Indirect Costs (also known as Facilities & Administrative [F&A] Costs) are reimbursed at 8% of modified total direct costs (exclusive of tuition and fees and expenditures for equipment), rather than on the basis of a negotiated rate agreement.

NIH grants policies as described in the NIH Grants Policy Statement will apply to the applications submitted and awards made in response to this FOA.

Section III. Eligibility Information

1. Eligible Applicants

Eligible Organizations

All Program Director(s)/Principal Investigator(s) (PD(s)/PI(s)) must also work with their institutional officials to register with the eRA Commons or ensure their existing eRA Commons account is affiliated with the eRA Commons account of the applicant organization.

All registrations must be completed by the application due date.

The sponsoring institution must assure support for the proposed program. Appropriate institutional commitment to the program includes the provision of adequate staff, facilities, and educational resources that can contribute to the planned program.

Institutions with existing Ruth L. Kirschstein National Research Service Award (NRSA) institutional training grants (e.g., T32) or other Federally funded training programs may apply for a research education grant provided that the proposed educational experiences are distinct from those training programs receiving NIH support. In many cases, it is anticipated that the proposed research education program will complement ongoing research training occurring at the applicant institution.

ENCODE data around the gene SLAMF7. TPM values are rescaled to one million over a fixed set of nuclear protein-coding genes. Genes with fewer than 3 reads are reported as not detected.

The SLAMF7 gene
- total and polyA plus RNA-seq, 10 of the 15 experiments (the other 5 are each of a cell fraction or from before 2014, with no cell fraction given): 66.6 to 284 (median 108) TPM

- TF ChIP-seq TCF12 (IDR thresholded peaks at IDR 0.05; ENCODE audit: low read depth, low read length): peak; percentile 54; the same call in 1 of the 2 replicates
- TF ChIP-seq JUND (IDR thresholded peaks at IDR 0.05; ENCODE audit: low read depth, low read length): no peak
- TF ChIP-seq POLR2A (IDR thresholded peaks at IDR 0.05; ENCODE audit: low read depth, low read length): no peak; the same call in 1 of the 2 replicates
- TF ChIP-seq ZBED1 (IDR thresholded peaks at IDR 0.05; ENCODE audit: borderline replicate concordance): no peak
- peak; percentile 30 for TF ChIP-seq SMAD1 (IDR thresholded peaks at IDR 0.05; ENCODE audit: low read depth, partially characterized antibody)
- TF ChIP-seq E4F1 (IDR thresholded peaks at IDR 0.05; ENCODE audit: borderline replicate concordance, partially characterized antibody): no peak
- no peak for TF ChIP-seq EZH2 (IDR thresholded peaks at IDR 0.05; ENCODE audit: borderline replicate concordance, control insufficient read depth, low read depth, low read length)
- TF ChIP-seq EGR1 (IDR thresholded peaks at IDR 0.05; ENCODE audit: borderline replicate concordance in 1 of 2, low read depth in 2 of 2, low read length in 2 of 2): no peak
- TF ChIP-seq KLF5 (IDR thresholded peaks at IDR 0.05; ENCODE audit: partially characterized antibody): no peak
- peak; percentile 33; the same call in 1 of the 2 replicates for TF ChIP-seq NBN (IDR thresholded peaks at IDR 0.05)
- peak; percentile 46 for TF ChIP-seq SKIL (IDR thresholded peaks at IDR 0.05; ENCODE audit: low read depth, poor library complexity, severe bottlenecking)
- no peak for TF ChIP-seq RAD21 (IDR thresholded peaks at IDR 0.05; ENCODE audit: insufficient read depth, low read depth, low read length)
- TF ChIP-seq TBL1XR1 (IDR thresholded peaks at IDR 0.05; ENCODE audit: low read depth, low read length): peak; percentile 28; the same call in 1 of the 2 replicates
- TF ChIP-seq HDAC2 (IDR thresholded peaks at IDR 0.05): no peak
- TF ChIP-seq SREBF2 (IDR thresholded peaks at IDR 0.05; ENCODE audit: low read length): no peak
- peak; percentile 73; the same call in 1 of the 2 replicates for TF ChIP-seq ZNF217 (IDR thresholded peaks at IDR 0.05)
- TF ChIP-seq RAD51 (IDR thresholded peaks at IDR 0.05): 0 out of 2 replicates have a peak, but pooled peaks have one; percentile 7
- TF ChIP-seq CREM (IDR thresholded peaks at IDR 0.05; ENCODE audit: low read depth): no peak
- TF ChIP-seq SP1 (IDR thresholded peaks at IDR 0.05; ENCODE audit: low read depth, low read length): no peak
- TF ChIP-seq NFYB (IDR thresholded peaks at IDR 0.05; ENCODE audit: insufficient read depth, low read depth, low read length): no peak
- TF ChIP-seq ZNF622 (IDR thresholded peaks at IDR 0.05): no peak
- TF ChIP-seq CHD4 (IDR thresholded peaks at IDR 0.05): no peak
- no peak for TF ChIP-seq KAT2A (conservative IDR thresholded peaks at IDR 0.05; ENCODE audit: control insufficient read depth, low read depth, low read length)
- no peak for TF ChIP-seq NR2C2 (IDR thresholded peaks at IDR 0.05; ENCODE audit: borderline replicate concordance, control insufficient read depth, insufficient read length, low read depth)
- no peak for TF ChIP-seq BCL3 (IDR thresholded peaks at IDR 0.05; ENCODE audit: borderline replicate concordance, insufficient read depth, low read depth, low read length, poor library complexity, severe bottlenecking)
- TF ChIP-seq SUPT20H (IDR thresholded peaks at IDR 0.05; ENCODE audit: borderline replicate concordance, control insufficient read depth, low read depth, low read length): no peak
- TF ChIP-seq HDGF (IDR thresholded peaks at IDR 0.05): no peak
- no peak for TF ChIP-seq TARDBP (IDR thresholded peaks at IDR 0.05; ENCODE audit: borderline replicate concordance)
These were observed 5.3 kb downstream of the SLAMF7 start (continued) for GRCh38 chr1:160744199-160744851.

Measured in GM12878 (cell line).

Foreign Institutions

Non-domestic (non-U.S.) Entities (Foreign Institutions) are eligible to apply, however, African higher education institutions currently participating in the MEPI network (both direct recipients and African consortium members) are the only eligible Non-domestic Entities that can apply..
Non-domestic (non-U.S.) components of U.S. Organizations are not restricted.  However, they must be partnered with a PD/PI in the MEPI network as long as they are African higher education institutions currently participating in the MEPI network to beeligible to apply.
Foreign components, as defined in the NIH Grants Policy Statement, are allowed, however, African higher education institutions currently participating in the MEPI network (both direct recipients and African consortium members) are the only Foreign components that can apply.

Required Registrations

Applicant organizations must complete the following registrations as described in the SF 424 (R&R) Application Guide to be eligible to apply for or receive an award. Applicants must have a valid Dun and Bradstreet Universal Numbering System (DUNS) number in order to begin each of the following registrations.